Don’t Be “That Guy”: Navigating a Transformed Media Landscape

We are seeing an already small media landscape, truncate further at lightning speed. Here are a few tips to navigate this new media relations environment.

This has been a brutal few weeks for journalists. Newsrooms of every size have slashed their headcount's, some almost completely. In a harrowing experience for journalists, Quartz, VICE and numerous Conde Nast publications, just to name a few, have all laid off sizable portions of their staff. We are seeing an already small media landscape, truncate further at lightning speed.

Here are a few tips to navigate this new media relations environment:

Support journalists.

If you’re in need of freelance support, consider tapping one of the recently impacted journalists. And, be vocal on social media about job openings you’re aware of that warrant a reporter’s keen eye and skillset.

Don’t be “That Guy”.

These newsrooms are hurting. Reporters still working have seen their friends lose their jobs. Now is not the time for “evergreen” pitches that stretch the reporter’s beat. Ensure you’re pitching a spot-on story that is timely and relevant.  

Be empathetic.

If the outlet has had layoffs recently (within the last week) — don’t pitch them. We have a duty to clients to elevate their stories. But, we also have a long-term responsibility to nourish meaningful relationships with journalists. For those impacted by layoffs, pitching them now will be a tone-deaf move that will hurt the relationship in the near and long term.

Remember reporting has changed.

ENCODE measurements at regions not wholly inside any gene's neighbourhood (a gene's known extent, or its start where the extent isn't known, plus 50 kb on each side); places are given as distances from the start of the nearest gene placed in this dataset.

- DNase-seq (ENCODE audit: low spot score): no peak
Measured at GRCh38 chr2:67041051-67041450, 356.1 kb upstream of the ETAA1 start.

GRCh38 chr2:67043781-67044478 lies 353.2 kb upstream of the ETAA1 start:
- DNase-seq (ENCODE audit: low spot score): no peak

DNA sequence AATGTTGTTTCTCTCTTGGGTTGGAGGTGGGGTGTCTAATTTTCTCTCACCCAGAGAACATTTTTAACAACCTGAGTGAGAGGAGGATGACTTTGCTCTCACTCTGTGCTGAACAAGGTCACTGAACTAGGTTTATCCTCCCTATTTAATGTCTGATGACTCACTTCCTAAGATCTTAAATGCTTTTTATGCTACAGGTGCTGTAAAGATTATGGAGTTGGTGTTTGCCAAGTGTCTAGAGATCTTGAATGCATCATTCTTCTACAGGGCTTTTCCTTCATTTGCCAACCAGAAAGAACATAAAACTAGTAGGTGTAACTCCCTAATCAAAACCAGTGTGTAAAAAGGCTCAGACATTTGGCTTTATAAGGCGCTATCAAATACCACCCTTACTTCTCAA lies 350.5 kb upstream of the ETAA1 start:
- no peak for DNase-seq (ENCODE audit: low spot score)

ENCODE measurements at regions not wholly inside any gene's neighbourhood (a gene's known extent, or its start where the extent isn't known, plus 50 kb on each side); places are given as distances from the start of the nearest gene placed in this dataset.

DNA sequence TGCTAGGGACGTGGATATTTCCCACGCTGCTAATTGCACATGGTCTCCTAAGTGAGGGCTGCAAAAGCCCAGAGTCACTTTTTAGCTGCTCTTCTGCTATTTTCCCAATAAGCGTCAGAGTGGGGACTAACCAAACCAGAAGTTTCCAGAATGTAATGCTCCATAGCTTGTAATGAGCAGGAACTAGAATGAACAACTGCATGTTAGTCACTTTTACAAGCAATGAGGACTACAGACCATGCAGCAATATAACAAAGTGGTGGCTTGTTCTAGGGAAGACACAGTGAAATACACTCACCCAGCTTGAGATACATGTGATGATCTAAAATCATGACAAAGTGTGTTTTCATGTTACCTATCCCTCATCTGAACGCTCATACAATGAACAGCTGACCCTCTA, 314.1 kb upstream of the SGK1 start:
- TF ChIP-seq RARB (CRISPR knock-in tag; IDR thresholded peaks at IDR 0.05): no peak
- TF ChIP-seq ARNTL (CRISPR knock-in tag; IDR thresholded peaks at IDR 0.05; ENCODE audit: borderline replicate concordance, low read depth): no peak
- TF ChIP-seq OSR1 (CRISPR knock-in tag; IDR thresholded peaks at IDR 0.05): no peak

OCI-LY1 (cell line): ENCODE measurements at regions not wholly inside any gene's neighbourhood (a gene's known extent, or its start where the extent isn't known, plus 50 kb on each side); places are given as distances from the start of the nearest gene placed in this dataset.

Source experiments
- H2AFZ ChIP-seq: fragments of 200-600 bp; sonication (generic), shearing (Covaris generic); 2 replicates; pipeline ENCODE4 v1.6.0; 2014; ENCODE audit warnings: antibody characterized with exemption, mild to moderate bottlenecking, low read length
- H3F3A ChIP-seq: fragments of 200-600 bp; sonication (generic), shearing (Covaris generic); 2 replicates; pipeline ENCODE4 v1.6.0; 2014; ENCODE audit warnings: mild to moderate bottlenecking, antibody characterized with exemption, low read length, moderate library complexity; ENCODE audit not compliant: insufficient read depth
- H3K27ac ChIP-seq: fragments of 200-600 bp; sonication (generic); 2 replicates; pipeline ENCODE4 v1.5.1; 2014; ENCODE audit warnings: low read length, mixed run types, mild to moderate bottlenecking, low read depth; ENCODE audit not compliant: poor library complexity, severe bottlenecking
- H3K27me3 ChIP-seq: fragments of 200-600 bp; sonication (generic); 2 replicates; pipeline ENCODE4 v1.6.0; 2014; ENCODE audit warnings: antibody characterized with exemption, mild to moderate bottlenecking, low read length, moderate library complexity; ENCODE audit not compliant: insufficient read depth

Many reporters' beats have changed entirely, or been refocused on the ways COVID-19 and the economic implications have transformed our lives. Pay attention to these shifts in their focus. If a politics reporter is suddenly covering a healthcare system’s response, be a resource in helping educate the reporter. Don’t assume reporters know your client’s jargon and ensure your spokespeople skip the corporate speak and instead become useful, teaching sources.

And, like most everyone else, reporters have switched to virtual and remote work. Offer virtual experiences, photos and B-roll upfront, remote interviews and use technology you know works (as much as technology cooperates, at least).  

Be realistic with clients.

The media landscape was tough before. It’s insane now. Even if your story is COVID-19 related, reporters are being inundated with pitches — some relevant; most not. Be upfront with your clients that placing stories right now will be very difficult, even with long-term relationships and the right story for the moment. Reporters only have so much bandwidth and only the most important - life impacting - news will be published.

And, news flash, this won’t end for the foreseeable future. COVID-19 will continue to dominate the news cycle as we search for a vaccine and cure. And, if 2016 is a guide, as we fully enter a general election cycle the news cycle will be consumed by election coverage for nearly every beat.

Don’t be afraid to strategize alternative tactics to optimize reach. Is it time to launch a paid digital campaign? Place an advertorial in a key trade publication? Use employee ambassadors to amplify a message?

While these times are hard, the room for innovation and exploring new ways to reach audiences has never been better. By keeping these tips in mind, you can engage reporters and clients in smart, balanced media relations.

Be scrappy and breathe. We will get through this.